Yet realism is not a goal that games should really be striving for. Leave that to the CAD programs and the satellite maps. Instead games should explore the aspects of Manhattan that make less sense, like its dreams, or the models of the city that represent it not as it is, but as we are able to explore it, thanks to the mutational potentials of digital simulation. Examine those aspects of the city and perhaps the issue becomes less about New York as a fabulous piece of set design, and more about New York as a vital raw material for the business of fantasy.

This is a relationship that has moved on from simply being a straightforward practical connection to something that is embroiled in deeper meaning. New York city has become gaming's ideal and idealized urban environment, and it has done so by becoming refictionalized and reimagined. The finest example of a city yet given to gaming, that of Grand Theft Auto IV, isn't really New York at all, and yet it is more like New York than ever before. It's the essence of New York—a distillation that is only possible thanks to the unique way in which games are able to make the figurative and the abstract resonate with us even more profoundly than the infinite detail of the everyday.

[Image: From Grand Theft Auto IV, courtesy of Rockstar Games].

It's worth noting that the superficial New Yorkness of other, real cities often counts in their favor when it comes to making movies. At the end of American Psycho, for instance, Toronto's TD Centre convincingly stands in for the fictional Patrick Bateman's office in the real-world Seagram Building—both buildings by Mies van der Rohe, but the latter is in Manhattan. The TD Centre thus becomes an architectural stunt double—or perhaps a sinewy body double helping the real New York look good. Not only that, but Pinewood Toronto Studios recently announced that they will be investing further in their home city to create lived-in, urban areas that look like residences in New York, Chicago and London—real districts of a city that are permanently and deliberately cast as a "living movie set."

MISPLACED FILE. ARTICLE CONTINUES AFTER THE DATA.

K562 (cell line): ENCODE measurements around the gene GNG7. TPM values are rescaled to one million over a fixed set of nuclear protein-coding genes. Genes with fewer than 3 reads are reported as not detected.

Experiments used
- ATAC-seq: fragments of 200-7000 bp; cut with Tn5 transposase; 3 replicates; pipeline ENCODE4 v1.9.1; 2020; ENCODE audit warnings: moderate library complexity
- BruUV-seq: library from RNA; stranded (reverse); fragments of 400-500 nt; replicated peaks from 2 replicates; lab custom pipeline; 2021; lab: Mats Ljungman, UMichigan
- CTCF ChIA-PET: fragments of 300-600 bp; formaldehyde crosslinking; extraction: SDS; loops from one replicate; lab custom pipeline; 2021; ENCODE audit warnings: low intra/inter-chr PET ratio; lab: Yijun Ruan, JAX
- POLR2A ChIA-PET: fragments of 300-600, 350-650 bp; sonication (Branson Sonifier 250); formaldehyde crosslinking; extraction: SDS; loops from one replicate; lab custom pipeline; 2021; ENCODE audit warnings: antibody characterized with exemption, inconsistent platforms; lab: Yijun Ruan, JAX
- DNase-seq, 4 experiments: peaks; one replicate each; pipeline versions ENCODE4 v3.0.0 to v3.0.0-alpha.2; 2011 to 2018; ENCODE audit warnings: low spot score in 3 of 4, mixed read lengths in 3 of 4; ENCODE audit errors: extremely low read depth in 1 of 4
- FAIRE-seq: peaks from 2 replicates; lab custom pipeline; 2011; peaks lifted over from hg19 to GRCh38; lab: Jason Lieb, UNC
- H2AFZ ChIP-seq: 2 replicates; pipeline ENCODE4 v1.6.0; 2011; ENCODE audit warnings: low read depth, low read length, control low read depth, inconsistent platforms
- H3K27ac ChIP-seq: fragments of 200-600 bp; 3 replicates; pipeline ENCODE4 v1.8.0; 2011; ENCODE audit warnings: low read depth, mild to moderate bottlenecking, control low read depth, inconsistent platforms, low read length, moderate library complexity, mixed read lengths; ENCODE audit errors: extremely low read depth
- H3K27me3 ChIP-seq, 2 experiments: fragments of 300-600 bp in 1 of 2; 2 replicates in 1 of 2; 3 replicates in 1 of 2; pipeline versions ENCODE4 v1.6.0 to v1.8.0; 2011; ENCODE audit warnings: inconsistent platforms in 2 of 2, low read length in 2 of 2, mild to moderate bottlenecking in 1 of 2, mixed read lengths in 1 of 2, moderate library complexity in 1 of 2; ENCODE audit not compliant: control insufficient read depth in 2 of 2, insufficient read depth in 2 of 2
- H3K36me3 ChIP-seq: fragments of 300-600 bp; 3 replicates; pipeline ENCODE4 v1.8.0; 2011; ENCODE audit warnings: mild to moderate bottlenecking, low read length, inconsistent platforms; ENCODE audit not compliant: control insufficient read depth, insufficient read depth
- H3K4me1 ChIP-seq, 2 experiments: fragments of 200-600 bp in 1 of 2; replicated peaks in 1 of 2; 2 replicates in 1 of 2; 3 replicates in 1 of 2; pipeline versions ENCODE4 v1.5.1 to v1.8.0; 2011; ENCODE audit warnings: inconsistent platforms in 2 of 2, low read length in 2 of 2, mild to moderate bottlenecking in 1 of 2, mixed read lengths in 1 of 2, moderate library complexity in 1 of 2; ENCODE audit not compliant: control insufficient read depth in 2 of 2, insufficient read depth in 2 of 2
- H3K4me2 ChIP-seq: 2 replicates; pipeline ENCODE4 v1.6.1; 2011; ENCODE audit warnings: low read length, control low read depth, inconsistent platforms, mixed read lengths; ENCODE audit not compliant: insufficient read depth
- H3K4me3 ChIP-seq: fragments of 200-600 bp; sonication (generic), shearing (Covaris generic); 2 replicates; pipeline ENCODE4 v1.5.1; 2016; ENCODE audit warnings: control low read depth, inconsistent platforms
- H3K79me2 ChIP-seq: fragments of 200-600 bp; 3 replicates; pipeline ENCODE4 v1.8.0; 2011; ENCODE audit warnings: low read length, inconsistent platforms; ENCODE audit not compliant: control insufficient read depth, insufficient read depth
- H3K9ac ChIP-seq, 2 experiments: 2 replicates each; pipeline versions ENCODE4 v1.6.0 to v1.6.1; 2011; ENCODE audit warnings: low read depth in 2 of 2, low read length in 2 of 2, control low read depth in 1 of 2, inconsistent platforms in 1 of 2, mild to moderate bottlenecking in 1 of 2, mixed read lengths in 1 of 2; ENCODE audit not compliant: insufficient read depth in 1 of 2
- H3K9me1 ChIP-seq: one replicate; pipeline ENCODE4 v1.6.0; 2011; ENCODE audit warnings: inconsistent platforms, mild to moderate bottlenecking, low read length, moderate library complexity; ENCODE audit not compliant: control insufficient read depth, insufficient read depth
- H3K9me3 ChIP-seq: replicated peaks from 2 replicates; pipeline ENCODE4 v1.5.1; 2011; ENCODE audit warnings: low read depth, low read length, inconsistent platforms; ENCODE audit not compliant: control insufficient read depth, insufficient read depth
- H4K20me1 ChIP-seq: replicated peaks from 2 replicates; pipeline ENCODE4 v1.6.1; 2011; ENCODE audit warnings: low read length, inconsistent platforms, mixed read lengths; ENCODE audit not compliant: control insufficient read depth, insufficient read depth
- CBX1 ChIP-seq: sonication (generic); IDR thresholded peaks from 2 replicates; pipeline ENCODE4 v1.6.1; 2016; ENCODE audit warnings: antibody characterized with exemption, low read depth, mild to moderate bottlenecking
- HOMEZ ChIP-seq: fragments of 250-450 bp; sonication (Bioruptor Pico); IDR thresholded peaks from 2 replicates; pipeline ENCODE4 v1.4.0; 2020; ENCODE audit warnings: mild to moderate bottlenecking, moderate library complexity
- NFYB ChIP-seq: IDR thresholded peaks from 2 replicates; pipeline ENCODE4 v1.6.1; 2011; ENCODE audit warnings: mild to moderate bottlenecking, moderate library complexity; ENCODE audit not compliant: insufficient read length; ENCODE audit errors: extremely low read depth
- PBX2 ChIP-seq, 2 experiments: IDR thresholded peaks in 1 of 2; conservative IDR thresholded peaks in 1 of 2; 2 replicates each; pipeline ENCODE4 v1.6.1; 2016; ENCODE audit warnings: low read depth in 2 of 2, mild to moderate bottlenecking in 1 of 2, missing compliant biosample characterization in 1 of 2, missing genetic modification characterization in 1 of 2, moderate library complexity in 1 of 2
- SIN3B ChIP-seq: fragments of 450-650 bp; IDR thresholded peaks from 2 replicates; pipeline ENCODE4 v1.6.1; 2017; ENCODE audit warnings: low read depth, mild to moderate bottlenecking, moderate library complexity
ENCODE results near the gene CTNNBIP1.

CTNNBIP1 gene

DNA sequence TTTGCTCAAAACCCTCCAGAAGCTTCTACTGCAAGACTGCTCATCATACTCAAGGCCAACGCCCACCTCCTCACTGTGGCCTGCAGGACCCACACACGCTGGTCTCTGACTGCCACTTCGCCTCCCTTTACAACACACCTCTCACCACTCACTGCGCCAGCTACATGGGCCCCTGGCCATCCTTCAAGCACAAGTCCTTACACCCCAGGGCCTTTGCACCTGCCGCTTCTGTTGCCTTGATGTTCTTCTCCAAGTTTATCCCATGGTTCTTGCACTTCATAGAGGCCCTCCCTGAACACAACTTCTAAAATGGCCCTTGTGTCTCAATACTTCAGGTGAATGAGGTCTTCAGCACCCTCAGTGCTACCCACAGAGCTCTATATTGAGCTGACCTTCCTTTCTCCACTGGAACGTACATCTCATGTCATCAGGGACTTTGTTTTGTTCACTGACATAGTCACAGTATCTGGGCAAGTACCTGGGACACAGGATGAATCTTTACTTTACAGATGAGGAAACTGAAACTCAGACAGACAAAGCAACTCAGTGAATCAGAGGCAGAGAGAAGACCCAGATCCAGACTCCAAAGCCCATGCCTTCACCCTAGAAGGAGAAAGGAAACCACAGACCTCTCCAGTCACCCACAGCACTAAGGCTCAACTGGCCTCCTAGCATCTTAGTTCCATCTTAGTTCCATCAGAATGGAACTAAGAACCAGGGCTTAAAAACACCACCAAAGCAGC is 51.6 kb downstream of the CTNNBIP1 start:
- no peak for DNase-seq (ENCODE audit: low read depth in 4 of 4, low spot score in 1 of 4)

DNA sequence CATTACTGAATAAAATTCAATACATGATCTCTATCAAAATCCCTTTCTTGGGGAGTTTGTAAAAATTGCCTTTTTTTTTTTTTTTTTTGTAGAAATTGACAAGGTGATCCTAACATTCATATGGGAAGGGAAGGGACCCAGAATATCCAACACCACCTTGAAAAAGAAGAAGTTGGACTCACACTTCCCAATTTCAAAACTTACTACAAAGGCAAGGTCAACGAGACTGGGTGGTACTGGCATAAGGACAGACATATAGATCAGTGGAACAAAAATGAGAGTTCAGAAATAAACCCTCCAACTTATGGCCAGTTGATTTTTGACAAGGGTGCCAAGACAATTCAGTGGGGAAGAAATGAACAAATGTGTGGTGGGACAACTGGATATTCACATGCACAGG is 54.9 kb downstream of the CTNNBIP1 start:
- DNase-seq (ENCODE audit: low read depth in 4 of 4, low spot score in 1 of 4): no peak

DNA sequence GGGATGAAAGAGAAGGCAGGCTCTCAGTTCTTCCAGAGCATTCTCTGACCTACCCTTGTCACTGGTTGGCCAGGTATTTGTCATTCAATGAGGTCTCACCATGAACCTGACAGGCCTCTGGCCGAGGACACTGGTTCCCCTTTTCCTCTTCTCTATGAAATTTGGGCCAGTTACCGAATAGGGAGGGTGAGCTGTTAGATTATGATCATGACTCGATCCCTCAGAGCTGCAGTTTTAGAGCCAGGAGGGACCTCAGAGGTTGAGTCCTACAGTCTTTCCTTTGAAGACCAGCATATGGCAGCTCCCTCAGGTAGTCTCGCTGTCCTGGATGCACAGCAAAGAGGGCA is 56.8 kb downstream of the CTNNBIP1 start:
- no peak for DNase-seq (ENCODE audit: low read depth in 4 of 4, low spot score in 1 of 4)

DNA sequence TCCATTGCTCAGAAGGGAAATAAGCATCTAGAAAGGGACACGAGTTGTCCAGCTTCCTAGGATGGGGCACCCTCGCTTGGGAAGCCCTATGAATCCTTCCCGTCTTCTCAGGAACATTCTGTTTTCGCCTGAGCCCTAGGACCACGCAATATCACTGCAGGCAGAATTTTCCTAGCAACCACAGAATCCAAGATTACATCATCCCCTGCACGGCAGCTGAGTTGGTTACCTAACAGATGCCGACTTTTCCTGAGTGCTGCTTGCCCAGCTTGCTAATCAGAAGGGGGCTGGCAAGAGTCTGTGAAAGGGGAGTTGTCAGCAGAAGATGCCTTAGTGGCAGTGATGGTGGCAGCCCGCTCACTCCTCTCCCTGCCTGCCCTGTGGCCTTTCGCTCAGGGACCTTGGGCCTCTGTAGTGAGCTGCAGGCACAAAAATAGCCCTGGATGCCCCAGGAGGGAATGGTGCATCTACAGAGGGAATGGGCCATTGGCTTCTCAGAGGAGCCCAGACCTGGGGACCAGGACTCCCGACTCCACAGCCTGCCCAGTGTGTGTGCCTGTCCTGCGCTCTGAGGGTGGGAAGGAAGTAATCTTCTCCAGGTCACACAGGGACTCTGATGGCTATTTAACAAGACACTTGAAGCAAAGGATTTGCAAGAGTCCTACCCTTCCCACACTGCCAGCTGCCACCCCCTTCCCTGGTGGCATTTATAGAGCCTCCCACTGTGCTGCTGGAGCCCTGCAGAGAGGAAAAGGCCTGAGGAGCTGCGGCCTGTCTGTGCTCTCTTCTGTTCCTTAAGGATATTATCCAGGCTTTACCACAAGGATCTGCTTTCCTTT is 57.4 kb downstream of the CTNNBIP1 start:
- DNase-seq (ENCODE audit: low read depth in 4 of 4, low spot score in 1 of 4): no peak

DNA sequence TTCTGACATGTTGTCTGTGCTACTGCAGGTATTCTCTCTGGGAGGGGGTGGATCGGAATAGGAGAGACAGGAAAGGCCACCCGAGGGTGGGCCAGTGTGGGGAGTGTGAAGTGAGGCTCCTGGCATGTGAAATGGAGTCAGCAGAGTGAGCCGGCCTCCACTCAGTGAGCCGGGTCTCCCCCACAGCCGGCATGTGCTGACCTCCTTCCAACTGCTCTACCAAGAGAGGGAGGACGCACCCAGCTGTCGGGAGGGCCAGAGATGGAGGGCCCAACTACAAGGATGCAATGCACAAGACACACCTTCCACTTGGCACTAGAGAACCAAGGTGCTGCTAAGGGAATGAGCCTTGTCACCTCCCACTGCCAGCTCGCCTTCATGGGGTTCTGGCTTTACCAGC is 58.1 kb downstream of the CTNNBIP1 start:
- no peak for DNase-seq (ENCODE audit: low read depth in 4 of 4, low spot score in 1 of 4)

[Image: From Deus Ex, courtesy of Eidos Interactive].

Where games are concerned, New York, and the modeling thereof, is a primary conduit for things that cannot happen, or things that need to happen over and over in a slightly different way each time. Not just a conveniently located backdrop, but a thing that can be toyed with digitally, again and again, first by the game developers and then by the gamers themselves. Occasionally, even, the simulations might accidentally model things that have yet to happen. Conspiratorial cyber-fantasy Deus Ex was awash with its own ideas about the sinister possibilities of our politico-military techno-future, but what was the meaning behind the twin towers missing from its future skyline? A year before the towers were destroyed? The silent bells of paranoia began to ring.

In truth the skyline had been cheaply mirrored to reduce the game's memory footprint, and the Twin Towers portion had simply been left out to make the game run more smoothly. It was nothing more than a technical conceit of the kind games are riddled with, one of the limiting factors of memory or processing that makes the computerized cities so much less than their real counterparts. But it was also a manifestation of something that became inevitable as New York was modeled over and over—as speculation mingled with outright fantasy—the inevitability that games could become a form of architectural prophecy.

• • •

Jim Rossignol is a games critic, blogger, occasional guest writer on BLDGBLOG, and author of the excellent This Gaming Life: Travels in Three Cities, published by the University of Michigan Press. He is @jimrossignol on Twitter.